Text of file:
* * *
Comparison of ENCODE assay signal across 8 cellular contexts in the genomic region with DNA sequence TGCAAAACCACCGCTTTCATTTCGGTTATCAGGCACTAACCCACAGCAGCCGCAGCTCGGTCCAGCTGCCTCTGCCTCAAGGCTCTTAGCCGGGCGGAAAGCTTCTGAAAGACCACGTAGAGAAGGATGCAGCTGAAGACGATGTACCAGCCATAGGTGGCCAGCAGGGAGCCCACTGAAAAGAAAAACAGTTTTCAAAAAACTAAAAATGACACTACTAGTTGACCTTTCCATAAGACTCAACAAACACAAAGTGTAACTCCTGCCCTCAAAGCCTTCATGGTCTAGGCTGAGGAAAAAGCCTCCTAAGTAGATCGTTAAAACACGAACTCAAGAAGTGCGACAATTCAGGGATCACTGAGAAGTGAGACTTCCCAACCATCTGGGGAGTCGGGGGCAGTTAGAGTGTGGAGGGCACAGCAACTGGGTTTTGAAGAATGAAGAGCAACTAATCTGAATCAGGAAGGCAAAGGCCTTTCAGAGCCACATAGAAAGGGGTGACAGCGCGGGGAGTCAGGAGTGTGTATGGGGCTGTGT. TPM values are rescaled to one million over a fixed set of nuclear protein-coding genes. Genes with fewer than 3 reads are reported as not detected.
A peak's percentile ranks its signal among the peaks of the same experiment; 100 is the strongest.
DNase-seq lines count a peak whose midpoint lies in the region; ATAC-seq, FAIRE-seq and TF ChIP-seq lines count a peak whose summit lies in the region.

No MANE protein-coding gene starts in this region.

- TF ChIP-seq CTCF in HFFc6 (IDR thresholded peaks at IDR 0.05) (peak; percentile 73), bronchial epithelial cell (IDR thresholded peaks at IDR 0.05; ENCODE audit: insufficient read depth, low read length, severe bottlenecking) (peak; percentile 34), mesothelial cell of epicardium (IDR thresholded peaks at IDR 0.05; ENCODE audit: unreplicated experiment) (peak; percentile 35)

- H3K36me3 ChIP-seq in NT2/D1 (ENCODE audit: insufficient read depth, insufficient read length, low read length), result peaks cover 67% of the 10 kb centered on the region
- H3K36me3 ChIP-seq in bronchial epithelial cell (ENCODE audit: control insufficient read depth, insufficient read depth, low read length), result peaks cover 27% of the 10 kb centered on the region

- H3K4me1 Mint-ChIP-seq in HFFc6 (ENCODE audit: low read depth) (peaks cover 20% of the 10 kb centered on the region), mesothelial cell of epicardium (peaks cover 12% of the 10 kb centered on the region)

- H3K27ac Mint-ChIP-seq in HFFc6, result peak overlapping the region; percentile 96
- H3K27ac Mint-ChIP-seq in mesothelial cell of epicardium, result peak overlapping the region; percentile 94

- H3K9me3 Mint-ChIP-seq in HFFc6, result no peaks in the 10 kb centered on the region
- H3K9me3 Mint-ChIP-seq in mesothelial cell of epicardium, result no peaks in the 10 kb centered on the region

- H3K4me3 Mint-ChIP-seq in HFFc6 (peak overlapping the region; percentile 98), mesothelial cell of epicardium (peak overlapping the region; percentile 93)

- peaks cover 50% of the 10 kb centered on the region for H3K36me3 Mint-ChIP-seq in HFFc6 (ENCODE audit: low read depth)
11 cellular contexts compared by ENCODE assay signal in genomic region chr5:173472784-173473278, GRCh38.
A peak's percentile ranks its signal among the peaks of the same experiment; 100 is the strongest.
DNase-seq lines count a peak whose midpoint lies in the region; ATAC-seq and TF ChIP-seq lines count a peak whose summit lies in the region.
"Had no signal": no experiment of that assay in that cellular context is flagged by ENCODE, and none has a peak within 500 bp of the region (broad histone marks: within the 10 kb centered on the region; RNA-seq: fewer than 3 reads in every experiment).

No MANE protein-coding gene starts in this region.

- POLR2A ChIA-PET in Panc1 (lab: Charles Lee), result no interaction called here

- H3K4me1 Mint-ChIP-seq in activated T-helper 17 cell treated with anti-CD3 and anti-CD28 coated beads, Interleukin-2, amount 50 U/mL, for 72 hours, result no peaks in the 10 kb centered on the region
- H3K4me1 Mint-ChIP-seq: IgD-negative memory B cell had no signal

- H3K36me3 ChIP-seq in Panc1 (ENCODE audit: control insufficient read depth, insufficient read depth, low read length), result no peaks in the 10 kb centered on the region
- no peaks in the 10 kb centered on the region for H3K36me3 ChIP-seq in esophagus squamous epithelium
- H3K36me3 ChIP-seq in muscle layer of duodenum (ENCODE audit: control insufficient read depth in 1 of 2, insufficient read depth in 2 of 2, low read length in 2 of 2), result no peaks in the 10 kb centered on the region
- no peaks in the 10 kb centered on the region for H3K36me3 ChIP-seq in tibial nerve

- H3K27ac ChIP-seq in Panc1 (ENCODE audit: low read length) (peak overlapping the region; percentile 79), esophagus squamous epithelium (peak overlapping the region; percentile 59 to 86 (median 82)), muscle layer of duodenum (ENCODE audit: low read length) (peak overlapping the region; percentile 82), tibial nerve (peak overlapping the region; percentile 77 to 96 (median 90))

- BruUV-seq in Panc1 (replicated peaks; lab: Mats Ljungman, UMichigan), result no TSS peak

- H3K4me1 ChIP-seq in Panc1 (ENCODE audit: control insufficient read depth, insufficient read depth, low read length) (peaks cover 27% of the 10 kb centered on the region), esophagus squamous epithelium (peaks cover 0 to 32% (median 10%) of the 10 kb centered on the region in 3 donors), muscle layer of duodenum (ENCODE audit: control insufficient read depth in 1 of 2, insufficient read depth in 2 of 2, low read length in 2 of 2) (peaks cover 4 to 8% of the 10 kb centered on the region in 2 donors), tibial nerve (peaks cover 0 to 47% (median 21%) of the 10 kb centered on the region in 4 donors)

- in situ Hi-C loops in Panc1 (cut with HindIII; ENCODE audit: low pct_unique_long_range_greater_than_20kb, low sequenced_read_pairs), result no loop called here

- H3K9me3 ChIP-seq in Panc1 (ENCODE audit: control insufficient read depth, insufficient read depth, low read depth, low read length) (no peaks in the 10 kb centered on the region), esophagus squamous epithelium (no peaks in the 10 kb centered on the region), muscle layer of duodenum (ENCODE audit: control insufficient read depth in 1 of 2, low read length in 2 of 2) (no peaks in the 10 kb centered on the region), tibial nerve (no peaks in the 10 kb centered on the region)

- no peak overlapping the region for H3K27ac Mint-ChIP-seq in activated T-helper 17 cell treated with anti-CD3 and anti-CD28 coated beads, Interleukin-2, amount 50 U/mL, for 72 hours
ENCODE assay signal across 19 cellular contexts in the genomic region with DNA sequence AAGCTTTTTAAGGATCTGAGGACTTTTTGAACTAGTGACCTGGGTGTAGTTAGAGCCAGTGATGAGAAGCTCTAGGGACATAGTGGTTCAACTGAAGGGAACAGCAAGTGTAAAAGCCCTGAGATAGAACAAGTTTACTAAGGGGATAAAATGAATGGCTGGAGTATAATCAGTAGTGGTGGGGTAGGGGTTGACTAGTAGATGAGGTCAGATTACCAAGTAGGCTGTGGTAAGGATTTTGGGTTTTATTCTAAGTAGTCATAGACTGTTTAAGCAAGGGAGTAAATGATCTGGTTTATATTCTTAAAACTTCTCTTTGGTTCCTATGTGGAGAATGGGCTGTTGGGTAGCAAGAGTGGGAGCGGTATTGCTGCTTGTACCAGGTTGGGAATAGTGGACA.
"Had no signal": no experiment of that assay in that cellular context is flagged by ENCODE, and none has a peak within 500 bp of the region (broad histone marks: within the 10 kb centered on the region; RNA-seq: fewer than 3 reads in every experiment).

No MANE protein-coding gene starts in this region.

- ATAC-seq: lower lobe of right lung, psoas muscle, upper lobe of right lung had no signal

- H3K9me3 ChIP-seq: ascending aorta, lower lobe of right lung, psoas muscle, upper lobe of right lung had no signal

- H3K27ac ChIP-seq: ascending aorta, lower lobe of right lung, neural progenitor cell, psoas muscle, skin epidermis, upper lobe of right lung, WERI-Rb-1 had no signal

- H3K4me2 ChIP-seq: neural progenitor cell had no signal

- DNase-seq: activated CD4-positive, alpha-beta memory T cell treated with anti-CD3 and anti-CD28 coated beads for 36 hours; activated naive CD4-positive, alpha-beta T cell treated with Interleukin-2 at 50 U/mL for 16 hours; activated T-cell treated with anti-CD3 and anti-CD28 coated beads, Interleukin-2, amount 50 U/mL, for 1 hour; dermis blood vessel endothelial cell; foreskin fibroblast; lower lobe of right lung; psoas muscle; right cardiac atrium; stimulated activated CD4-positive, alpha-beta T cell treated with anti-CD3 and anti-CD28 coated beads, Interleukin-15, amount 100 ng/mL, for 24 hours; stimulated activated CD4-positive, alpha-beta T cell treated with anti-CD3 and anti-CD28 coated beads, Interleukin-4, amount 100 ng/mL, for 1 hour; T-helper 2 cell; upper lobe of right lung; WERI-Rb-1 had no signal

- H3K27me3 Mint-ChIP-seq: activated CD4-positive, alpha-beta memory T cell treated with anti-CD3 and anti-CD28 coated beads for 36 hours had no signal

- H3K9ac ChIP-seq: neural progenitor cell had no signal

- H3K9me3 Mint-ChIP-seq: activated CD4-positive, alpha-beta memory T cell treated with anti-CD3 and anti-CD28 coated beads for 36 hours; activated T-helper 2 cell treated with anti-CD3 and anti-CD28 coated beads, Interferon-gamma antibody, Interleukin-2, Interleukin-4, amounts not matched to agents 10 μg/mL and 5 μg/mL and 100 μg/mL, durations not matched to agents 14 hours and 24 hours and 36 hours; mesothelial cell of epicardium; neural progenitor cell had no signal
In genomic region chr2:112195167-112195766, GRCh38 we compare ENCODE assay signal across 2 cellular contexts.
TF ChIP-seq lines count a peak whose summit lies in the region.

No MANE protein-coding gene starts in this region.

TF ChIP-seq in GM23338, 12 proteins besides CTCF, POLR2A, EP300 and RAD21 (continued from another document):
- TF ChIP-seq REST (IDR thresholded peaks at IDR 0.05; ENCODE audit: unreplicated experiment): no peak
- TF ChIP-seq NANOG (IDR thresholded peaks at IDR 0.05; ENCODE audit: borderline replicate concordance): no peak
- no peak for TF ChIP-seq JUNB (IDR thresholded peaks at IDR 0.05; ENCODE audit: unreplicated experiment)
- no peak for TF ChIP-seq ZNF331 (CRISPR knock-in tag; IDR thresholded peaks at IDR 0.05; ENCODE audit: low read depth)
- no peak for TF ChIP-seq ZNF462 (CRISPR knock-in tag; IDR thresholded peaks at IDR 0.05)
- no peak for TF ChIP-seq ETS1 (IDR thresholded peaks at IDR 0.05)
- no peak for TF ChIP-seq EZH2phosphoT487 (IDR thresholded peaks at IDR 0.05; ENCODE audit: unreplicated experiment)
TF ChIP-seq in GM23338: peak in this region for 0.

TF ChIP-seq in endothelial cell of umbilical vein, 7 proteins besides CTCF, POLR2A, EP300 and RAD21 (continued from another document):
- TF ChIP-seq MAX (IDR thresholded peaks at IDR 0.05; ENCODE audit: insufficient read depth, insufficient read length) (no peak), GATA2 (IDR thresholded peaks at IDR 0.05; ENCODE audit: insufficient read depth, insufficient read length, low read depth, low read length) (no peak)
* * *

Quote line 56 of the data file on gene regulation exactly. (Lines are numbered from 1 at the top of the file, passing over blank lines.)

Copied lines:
TF ChIP-seq in endothelial cell of umbilical vein, 7 proteins besides CTCF, POLR2A, EP300 and RAD21 (continued from another document):